Kasabi was a data marketplace service launched by Talis in June 2011. The aim of the service was to provide:
- complete data hosting service, including storage and APIs
- a full Linked Data hosting solution
- a marketplace for developers to share and gain access to datasets
The system was built on Talis’s proprietary data hosting platform which took care of storage and data indexing. The Kasabi APIs provided an additional layer of functionality including access control and usage monitoring. The Kasabi website was built as a Drupal application.
The site was shut down on 30th July 2012 after Talis decided to refocus its ongoing investments on its Education division.
Overall the service was well received by developers, particularly in the semantic web and open data communities. The service offered some relatively unique features compared to other startups and services exploring the data marketplace concept:
- Every dataset was backed by a replicated graph database (an RDF triple store)
- Every dataset was automatically available via a range of APIs, providing different access options. These included SPARQL 1.1 compliant endpoints, full-text search, entity lookup, and the Google Refine reconciliation API. Unreleased features included geo-indexing support, live aggregations across datasets, and data update notifications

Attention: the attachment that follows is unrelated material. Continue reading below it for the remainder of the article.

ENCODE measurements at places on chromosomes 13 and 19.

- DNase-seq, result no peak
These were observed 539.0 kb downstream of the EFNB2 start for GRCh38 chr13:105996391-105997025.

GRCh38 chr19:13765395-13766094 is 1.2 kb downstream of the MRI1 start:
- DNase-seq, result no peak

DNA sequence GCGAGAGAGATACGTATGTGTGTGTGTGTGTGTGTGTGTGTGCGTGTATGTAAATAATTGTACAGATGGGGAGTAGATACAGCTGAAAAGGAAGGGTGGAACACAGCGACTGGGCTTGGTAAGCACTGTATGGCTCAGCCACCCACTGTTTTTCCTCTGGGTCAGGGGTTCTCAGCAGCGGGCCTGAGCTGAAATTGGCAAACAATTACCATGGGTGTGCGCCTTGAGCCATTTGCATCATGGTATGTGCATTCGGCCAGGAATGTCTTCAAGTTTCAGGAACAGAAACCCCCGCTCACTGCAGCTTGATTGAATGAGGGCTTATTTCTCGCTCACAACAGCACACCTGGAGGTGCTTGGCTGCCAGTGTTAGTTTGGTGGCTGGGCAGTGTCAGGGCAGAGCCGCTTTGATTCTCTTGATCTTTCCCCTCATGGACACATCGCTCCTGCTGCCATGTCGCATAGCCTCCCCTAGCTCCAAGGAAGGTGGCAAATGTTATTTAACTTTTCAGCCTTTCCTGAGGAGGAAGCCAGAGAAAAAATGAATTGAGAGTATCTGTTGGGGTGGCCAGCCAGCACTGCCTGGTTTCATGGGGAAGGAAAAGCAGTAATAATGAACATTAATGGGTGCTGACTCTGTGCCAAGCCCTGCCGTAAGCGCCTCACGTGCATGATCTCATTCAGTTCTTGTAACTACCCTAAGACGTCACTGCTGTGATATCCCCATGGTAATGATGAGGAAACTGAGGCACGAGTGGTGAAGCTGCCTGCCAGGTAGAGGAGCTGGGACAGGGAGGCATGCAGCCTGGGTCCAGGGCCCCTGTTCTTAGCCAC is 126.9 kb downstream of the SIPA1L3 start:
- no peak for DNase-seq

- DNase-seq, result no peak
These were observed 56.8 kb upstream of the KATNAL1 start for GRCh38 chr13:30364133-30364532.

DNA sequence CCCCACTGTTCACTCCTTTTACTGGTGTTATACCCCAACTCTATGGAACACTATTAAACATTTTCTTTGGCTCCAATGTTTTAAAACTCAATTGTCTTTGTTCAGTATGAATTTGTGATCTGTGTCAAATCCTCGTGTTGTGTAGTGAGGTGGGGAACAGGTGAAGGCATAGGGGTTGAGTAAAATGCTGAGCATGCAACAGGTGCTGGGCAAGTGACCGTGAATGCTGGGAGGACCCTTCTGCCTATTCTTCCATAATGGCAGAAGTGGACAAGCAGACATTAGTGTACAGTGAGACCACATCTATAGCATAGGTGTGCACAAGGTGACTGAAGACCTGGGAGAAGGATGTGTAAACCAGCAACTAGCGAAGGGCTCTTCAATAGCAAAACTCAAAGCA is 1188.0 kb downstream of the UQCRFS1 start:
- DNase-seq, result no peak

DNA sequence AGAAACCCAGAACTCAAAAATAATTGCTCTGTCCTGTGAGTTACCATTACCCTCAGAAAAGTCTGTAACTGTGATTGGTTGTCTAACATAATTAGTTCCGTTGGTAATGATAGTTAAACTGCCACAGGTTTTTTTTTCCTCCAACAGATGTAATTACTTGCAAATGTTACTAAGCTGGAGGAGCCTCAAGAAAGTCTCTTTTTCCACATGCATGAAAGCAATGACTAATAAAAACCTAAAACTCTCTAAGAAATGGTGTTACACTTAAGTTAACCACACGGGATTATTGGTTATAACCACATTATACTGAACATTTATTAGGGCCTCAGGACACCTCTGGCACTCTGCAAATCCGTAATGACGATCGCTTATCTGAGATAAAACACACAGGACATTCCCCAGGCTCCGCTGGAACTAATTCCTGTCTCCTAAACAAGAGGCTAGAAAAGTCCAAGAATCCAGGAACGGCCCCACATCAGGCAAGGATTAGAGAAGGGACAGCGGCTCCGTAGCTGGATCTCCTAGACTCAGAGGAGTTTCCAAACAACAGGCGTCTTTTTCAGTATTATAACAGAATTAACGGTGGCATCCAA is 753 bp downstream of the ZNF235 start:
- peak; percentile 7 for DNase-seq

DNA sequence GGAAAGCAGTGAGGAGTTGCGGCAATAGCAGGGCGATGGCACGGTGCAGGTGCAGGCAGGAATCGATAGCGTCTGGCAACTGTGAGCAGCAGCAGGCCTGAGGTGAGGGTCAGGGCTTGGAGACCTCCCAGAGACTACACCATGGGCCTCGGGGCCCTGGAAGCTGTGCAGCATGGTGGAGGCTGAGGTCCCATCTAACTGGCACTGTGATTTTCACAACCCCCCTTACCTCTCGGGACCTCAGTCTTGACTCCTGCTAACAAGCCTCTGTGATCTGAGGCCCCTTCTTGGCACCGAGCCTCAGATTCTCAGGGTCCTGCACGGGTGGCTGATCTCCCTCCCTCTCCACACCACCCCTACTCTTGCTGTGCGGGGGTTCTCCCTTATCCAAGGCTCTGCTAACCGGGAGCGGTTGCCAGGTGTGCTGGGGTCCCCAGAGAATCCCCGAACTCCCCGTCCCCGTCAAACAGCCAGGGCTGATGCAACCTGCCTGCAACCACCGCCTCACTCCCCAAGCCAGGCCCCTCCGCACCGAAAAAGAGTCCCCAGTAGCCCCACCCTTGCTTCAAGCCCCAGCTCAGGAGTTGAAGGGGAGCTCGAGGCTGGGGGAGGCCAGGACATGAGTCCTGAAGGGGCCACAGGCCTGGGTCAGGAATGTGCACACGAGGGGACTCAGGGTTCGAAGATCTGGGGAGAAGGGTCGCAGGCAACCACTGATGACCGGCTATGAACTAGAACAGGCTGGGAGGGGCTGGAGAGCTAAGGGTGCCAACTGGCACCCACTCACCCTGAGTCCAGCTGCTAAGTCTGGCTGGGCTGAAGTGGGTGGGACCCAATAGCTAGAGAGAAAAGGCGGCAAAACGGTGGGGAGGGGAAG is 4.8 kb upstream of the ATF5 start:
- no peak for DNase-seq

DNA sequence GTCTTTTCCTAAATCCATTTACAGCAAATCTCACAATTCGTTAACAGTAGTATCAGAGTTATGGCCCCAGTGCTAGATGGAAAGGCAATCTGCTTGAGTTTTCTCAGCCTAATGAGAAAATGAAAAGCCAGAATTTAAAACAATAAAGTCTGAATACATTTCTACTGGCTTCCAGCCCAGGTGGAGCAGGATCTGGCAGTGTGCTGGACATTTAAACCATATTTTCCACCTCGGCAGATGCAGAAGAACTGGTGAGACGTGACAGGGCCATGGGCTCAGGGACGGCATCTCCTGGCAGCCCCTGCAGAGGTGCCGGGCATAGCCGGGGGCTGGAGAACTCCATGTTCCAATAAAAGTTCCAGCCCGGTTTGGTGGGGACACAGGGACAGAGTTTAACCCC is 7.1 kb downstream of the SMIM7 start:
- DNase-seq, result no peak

- Dataset contents were automatically summarised to provide metadata on size, update times, and their contents via a simple “report card” concept.
- Developers could share queries against datasets, as well as build new APIs over the SPARQL endpoints. New APIs could provide unique ways to access a dataset and support custom XML and JSON outputs. This allowed the community to crowd-source useful access paths into the data.
However, usage had remained relatively low throughout the life-time of the service, ultimately contributing to the decision to shutdown the service. The inability to find a user base may have been due to several factors, including being “too early”: other data marketplace start-ups have pivoted in different directions and few are pursuing a pure marketplace strategy.
A set of bookmarks on twitter provide some additional background on the service, including coverage on its goals, launch and features from a range of blogs and news sites.